Family Law

Recent Family Law Cases

Recent Family Law Cases
[Opinions available at:  http://www.courts.ca.gov/opinions-slip.htm]

FAMILY LAW (current through 5/22/2021)
By:  Michelle L. Kazadi, CFLS

Elizabeth Anne Wendt, Respondent v. William Nicholas Pullen, Appellant; Windham Bremer, as Trustee, Respondent

4/28/21, CA 3: C084083
https://www.courts.ca.gov/opinions/documents/C084083.PDF

Appellant, William Nicholas Pullen, appealed from the family court’s denial of his Fam. Code section 2030 motion to compel Respondent, Windham Bremer, the trustee of the Elizabeth Anne Wendt Trust, to pay his attorney fees stemming from his successful motion to join the trustee as a third party to the dissolution action involving Pullen and his ex-wife Elizabeth Anne Wendt.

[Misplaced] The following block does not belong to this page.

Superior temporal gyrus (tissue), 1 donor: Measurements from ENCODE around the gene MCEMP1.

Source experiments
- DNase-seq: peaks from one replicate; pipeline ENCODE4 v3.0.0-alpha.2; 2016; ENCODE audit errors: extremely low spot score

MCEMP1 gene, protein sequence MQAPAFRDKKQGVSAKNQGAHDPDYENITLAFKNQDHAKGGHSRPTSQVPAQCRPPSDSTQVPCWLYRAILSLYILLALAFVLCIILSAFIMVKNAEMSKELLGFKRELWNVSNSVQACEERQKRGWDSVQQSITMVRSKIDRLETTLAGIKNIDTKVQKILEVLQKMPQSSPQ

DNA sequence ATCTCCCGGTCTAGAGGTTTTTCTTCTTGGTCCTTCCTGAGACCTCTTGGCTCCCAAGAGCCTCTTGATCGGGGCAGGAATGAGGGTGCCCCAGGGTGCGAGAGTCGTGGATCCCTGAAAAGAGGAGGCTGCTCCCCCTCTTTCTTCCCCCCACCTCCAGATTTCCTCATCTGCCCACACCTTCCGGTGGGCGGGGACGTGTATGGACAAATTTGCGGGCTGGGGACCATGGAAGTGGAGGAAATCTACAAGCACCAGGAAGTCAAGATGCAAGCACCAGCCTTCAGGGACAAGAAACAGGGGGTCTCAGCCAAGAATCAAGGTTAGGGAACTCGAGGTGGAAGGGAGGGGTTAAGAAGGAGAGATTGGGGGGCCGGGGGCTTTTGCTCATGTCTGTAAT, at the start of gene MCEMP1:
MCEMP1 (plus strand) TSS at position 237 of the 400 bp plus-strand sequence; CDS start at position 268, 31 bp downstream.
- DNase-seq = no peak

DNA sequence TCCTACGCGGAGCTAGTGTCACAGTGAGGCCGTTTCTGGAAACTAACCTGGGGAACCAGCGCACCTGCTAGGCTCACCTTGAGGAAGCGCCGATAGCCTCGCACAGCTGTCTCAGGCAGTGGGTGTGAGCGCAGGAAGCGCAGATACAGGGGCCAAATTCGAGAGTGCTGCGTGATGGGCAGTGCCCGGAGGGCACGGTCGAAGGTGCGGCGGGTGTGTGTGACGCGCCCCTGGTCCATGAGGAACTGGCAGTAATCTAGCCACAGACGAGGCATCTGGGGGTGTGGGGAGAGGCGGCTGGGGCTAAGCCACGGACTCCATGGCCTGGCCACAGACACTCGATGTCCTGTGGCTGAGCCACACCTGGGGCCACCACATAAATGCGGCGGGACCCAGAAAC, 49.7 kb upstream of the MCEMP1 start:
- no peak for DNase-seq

Appellant Pullen contended that the family court’s ruling was an abuse of discretion as it was based on legal error, and that it effectively precludes him from further litigating the matter. Respondent Bremer countered that under California law a trustee cannot be compelled to disburse money absent a showing of bad faith. He argues that Appellant’s claim is subject to Probate Code restrictions on claims against spendthrift trusts.

“A spendthrift trust is created where the settlor gives property in trust for another, and provides that the beneficiary cannot assign or otherwise alienate his or her interest, and that it shall not be subject to the claims of the beneficiary’s creditors.” (Chatard v. Oveross (2009) 179 Ca.App.4th 1098, 1104.) “Creditors of the beneficiary generally cannot reach trust assets while those assets are in the hands of the trustee, even if they have secured a judgment against the beneficiary. Rather, creditors must wait until the trustee makes distributions to the beneficiary…” (Carmack v. Reynolds (2017) 2 Cal.5th 844, 849.)